Lick Some Dominoes: a Jamaican Pastime


The game of dominoes is a favourite in Jamaica and is a staple at many corner bars and social and family gatherings. What may have once been considered a pastime for the working class can now be found almost anywhere that Jamaicans gather to blow off some steam and have a good time, and you will often find that 28 pack of pieces, or 'bones' as they’re sometimes referred to, in play. Pull up an overturned crate, a 'rock stone' or a bar stool to a flat surface and prepare to “lick some dominoes” with the best of ‘em.


Dominoes can be spotted at gatherings on the beach, in the police stations, at jerk shops, on back verandahs, at “dead yards” (or wakes as you may know it) and anywhere there’s rum, really. The “poor man’s pastime” is now the most competitive sport played amongst “rumpanions” gathered to shoot the breeze. It’s played at a table of four with an enthusiasm that might baffle you or tickle your funny bone as the pieces hit the tables with a loud noise to make a statement, whatever that may be. The noise of course comes with catcalls and heckling of opponents.


“Hold dat!” shouts “The Teacher,” a competitor who has dubbed himself qualified “to school these boys”, declaring to the table as he slams down a piece and takes a swig of his beer. The player beside him, whose turn it now is, sullenly knocks the table twice with a piece in his hand, admitting temporary defeat and declaring that he has to “pass” meaning he has no matches to play this go round. The next player slams down his piece triumphantly and in a moment’s notice the fourth player knocks out three pieces one after the next, bowing out triumphantly with much braggadocio. When a players bows, it means he has blocked the game, controlling both ends of play and he’s certain he has the lowest count of the cards left in his hand to win the game.

Just before a player bows out, he may ask the table how many pieces each of them hold in his research. In Jamaican domino language, that can go a little something like this:

Bower: Tell me something, how much card you have in your hand?
Player B: Three. How much you have?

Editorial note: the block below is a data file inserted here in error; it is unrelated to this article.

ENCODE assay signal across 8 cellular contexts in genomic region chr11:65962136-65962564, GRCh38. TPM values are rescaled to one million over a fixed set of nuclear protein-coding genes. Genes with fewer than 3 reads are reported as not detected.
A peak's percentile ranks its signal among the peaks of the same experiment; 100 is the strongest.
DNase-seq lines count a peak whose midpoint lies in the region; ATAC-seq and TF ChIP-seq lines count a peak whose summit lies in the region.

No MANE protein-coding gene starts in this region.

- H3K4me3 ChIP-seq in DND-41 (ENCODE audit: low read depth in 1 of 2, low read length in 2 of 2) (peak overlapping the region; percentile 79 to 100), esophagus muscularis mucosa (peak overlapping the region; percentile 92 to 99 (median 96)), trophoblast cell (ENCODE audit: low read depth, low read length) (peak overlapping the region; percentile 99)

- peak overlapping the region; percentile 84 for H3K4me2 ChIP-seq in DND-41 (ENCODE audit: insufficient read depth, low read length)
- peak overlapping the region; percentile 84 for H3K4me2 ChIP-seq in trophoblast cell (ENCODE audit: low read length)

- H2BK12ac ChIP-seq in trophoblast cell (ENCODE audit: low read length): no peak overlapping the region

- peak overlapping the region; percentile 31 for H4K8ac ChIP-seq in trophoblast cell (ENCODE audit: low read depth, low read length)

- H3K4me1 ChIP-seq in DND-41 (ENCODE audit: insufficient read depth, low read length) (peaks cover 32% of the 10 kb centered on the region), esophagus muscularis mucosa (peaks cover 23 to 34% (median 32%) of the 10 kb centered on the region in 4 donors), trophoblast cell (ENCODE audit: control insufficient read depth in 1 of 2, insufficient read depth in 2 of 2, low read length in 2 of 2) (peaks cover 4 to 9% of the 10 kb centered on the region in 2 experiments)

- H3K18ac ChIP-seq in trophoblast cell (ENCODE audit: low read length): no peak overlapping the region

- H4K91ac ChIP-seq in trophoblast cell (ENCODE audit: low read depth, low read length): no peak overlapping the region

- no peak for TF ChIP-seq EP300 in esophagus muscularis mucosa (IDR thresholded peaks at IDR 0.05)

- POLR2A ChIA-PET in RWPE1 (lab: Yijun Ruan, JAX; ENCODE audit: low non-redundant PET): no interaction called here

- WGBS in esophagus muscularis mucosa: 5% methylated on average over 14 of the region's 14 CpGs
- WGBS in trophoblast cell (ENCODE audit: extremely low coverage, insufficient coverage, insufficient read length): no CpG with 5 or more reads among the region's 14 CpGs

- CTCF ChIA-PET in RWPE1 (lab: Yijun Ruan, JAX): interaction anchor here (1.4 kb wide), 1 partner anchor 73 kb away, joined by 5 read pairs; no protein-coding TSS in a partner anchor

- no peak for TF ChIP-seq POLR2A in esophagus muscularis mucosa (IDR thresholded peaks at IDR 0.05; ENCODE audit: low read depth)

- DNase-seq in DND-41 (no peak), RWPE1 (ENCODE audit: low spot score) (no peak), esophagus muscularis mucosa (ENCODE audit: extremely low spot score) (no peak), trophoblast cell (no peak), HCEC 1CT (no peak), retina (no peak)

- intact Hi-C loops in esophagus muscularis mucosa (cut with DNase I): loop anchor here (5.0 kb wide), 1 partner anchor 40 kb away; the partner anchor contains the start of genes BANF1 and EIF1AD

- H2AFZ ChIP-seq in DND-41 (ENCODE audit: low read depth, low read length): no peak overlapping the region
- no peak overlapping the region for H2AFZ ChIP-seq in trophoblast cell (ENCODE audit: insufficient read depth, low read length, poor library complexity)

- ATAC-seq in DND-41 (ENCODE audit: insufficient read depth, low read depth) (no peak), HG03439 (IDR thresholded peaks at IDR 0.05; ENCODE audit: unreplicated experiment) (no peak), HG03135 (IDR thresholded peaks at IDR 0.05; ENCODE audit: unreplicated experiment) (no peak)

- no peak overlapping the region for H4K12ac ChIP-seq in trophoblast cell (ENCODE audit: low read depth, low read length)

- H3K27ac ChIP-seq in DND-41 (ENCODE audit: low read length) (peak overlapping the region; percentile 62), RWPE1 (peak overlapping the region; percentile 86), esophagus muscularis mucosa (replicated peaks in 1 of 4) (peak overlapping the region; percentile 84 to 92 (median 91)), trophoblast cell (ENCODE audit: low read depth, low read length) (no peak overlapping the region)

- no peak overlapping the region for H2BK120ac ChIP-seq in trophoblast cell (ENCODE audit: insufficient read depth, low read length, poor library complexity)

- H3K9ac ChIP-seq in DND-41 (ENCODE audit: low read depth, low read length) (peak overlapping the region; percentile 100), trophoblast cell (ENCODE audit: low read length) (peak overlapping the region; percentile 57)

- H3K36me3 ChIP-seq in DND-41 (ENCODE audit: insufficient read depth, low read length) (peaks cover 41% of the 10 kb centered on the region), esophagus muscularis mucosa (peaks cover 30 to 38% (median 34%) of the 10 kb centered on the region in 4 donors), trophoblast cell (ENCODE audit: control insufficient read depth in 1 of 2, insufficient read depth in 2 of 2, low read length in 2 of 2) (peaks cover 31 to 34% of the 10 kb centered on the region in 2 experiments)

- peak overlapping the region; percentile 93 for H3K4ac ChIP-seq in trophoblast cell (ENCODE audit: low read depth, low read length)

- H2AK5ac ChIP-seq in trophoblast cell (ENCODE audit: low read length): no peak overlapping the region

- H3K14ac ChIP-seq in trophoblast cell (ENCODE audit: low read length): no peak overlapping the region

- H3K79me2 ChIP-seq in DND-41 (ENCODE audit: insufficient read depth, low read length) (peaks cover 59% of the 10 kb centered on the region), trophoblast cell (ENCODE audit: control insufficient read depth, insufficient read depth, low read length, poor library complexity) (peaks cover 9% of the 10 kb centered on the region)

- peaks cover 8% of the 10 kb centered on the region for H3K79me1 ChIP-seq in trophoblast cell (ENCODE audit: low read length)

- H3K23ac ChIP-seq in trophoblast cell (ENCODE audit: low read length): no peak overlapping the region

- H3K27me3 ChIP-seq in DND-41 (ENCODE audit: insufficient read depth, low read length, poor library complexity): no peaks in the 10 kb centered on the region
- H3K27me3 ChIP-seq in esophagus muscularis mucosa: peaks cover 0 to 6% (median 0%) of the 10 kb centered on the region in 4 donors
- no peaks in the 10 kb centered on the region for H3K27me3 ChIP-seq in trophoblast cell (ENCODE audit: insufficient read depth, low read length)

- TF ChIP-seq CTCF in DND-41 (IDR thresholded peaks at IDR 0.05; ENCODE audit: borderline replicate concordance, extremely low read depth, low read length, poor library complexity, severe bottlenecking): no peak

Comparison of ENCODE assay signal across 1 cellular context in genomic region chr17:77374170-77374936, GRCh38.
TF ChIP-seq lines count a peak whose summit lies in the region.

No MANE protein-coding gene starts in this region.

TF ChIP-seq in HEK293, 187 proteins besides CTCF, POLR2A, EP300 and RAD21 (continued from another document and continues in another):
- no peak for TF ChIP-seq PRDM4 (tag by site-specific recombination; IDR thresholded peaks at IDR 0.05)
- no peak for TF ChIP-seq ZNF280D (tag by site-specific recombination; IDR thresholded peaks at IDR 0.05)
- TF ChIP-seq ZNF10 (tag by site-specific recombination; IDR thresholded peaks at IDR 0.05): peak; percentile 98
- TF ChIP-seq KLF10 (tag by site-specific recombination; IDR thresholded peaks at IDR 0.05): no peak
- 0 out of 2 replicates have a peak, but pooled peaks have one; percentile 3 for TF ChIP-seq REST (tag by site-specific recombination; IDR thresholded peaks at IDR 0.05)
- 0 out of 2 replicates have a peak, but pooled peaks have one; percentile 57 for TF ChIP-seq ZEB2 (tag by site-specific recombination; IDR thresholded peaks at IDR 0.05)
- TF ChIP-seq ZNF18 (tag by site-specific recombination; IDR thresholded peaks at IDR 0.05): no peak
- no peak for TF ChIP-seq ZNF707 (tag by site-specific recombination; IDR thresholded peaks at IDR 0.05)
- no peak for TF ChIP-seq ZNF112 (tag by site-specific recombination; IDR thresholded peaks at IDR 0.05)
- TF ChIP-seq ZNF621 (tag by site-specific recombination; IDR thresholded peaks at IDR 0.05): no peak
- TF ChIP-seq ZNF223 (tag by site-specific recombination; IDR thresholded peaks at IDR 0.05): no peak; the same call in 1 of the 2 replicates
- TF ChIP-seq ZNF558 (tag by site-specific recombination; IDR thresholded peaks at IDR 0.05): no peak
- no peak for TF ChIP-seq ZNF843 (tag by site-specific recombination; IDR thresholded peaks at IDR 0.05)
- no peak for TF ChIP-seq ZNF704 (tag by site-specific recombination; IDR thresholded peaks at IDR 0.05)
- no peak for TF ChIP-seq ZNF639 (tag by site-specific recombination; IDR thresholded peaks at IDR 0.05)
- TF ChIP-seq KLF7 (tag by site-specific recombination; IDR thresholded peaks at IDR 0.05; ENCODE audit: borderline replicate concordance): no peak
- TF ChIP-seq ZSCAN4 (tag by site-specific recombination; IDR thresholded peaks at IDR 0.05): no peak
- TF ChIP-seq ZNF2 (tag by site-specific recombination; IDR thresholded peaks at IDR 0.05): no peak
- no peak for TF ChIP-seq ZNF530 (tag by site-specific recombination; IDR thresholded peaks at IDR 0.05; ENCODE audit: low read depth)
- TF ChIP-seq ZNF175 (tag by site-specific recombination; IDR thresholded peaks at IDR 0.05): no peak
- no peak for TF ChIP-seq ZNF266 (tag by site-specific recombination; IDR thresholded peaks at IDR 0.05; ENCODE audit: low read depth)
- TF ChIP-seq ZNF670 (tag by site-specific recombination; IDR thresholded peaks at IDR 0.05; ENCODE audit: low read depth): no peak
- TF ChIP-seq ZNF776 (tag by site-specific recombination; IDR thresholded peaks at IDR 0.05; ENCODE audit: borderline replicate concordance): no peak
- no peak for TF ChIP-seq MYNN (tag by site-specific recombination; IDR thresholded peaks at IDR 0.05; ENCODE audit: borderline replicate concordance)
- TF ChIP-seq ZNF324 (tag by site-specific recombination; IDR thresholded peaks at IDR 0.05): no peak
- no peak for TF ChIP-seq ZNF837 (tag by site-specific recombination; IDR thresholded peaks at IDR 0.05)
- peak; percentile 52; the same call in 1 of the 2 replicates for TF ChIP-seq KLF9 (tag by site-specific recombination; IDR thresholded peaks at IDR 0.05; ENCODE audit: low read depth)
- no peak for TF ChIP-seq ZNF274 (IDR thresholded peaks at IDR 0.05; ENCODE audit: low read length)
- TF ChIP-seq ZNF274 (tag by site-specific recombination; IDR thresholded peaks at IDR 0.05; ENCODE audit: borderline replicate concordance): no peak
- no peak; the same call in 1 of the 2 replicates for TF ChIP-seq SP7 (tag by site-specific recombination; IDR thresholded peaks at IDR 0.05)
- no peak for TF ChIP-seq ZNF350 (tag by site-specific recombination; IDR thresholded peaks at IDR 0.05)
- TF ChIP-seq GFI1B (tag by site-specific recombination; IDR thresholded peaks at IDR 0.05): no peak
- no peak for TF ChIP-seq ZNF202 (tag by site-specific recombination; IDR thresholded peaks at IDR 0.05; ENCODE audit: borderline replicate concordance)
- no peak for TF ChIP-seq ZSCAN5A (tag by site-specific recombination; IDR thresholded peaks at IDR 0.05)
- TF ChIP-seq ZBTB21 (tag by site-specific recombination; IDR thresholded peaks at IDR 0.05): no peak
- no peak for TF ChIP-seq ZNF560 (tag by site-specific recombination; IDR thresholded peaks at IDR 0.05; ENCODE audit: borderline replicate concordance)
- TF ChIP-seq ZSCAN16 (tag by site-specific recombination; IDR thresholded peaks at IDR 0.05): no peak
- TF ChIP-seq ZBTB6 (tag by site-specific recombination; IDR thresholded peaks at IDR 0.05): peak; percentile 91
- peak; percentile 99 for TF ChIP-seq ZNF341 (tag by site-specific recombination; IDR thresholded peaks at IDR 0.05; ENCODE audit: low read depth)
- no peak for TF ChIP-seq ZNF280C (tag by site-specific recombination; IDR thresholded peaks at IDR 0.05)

Bower: A no your business dat! A no your turn! turns to other opponents and asks How much you have?
Player C: 2
Player D: 3, is what you trying?
Bower: Dash dem away, I’m about to teach you how to play this game, you see! You see this card? You know what it name? School is in session boy!


He’ll then throw down only one domino and wait for table reaction. The next player might try to make a move which the Bower will declare “Is what you doing? You don’t see the game colt” then he’ll slam down his remaining dominoes and declare victory.

If a player is at the table long enough to lose six times, the ebbing will be humorously torturous. It can go on for hours and end up in him buying the table a round of drinks.

If the game is being played paired up with two sets of partners, then one partner is not safe from the crucifying ebbing from his own partner if he has made what is dubbed a bad move. “A what dat you go on with?” or “How you play and make the man have move? Why you never make him pass!” are frequent calls in varying degrees.

To be skillful at this game means to know how to read the game correctly. It’s not enough to simply match the cards in your hand to those on the board, you need to be able to determine which opponent has which cards. “Killing the doubles” is one such read that pro domino players are skillful at. This skill determines where the doubles are held in order to kill them in your opponent's hand so that they never see the light of play.

“He’s gone! He’s gone to deadyard! The double-five is gone!” sings one opponent who has ascertained that the player next to him has the double-five card. “Stop talk the game!” the player shouts out to him. “You don’t know what you talking!” he insists.

“Talking the game” is an offence taken seriously, ending in bitter quarrels and fights. “My mother only have one eye, she needs another one,” declares a player to his partner, cleverly signaling to him to play the ace-blank card. Shouts of thievery and lots of colourful language erupts around the table, disrupting the game.


“Go talk to the cashier” or “Tender, send one Q pon Larry bill” can be heard as winners declare the losing party’s obligation to buy the table a round. A “Q” or “QQ” is a quarter-quart of rum in Jamaican parlance. Tender is a shortening of bartender. One of the top things to do in Jamaica, dominoes is a timeless classical pastime. If you’re not brave enough to join in a round, then feel free to pull up a chair, buy a beer and enjoy the entertainment wherever the domino table unfolds.


- by Monique Solomon